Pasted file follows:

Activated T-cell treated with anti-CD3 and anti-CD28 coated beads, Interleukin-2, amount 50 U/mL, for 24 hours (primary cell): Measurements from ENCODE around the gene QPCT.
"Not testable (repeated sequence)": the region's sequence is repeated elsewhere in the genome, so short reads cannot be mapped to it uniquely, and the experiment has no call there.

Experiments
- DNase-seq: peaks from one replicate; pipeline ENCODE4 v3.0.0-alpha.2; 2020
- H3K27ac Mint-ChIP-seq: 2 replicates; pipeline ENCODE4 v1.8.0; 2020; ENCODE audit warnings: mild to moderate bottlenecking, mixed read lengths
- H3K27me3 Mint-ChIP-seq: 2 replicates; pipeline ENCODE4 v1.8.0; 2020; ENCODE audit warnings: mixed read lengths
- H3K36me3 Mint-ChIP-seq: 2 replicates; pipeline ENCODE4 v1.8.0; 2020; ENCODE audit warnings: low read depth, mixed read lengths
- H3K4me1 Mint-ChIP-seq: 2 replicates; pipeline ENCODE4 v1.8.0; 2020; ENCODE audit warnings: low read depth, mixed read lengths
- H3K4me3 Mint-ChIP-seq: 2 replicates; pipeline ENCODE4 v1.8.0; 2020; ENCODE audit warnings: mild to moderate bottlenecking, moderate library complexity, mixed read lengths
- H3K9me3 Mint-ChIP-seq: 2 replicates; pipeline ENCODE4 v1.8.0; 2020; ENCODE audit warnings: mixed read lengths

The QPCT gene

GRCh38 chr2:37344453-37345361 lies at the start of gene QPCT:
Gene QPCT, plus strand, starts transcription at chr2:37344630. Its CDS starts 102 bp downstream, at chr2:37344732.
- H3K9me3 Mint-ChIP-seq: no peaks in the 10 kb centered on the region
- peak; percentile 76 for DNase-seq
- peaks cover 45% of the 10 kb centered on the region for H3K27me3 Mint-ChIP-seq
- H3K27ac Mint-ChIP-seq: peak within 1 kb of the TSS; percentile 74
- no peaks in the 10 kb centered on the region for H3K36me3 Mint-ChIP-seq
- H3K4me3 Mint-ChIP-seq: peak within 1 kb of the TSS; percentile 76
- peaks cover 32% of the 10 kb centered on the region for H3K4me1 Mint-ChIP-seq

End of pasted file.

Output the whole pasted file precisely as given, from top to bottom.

Activated T-cell treated with anti-CD3 and anti-CD28 coated beads, Interleukin-2, amount 50 U/mL, for 24 hours (primary cell): Measurements from ENCODE around the gene QPCT.
"Not testable (repeated sequence)": the region's sequence is repeated elsewhere in the genome, so short reads cannot be mapped to it uniquely, and the experiment has no call there.

Experiments
- DNase-seq: peaks from one replicate; pipeline ENCODE4 v3.0.0-alpha.2; 2020
- H3K27ac Mint-ChIP-seq: 2 replicates; pipeline ENCODE4 v1.8.0; 2020; ENCODE audit warnings: mild to moderate bottlenecking, mixed read lengths
- H3K27me3 Mint-ChIP-seq: 2 replicates; pipeline ENCODE4 v1.8.0; 2020; ENCODE audit warnings: mixed read lengths
- H3K36me3 Mint-ChIP-seq: 2 replicates; pipeline ENCODE4 v1.8.0; 2020; ENCODE audit warnings: low read depth, mixed read lengths
- H3K4me1 Mint-ChIP-seq: 2 replicates; pipeline ENCODE4 v1.8.0; 2020; ENCODE audit warnings: low read depth, mixed read lengths
- H3K4me3 Mint-ChIP-seq: 2 replicates; pipeline ENCODE4 v1.8.0; 2020; ENCODE audit warnings: mild to moderate bottlenecking, moderate library complexity, mixed read lengths
- H3K9me3 Mint-ChIP-seq: 2 replicates; pipeline ENCODE4 v1.8.0; 2020; ENCODE audit warnings: mixed read lengths

The QPCT gene

GRCh38 chr2:37344453-37345361 lies at the start of gene QPCT:
Gene QPCT, plus strand, starts transcription at chr2:37344630. Its CDS starts 102 bp downstream, at chr2:37344732.
- H3K9me3 Mint-ChIP-seq: no peaks in the 10 kb centered on the region
- peak; percentile 76 for DNase-seq
- peaks cover 45% of the 10 kb centered on the region for H3K27me3 Mint-ChIP-seq
- H3K27ac Mint-ChIP-seq: peak within 1 kb of the TSS; percentile 74
- no peaks in the 10 kb centered on the region for H3K36me3 Mint-ChIP-seq
- H3K4me3 Mint-ChIP-seq: peak within 1 kb of the TSS; percentile 76
- peaks cover 32% of the 10 kb centered on the region for H3K4me1 Mint-ChIP-seq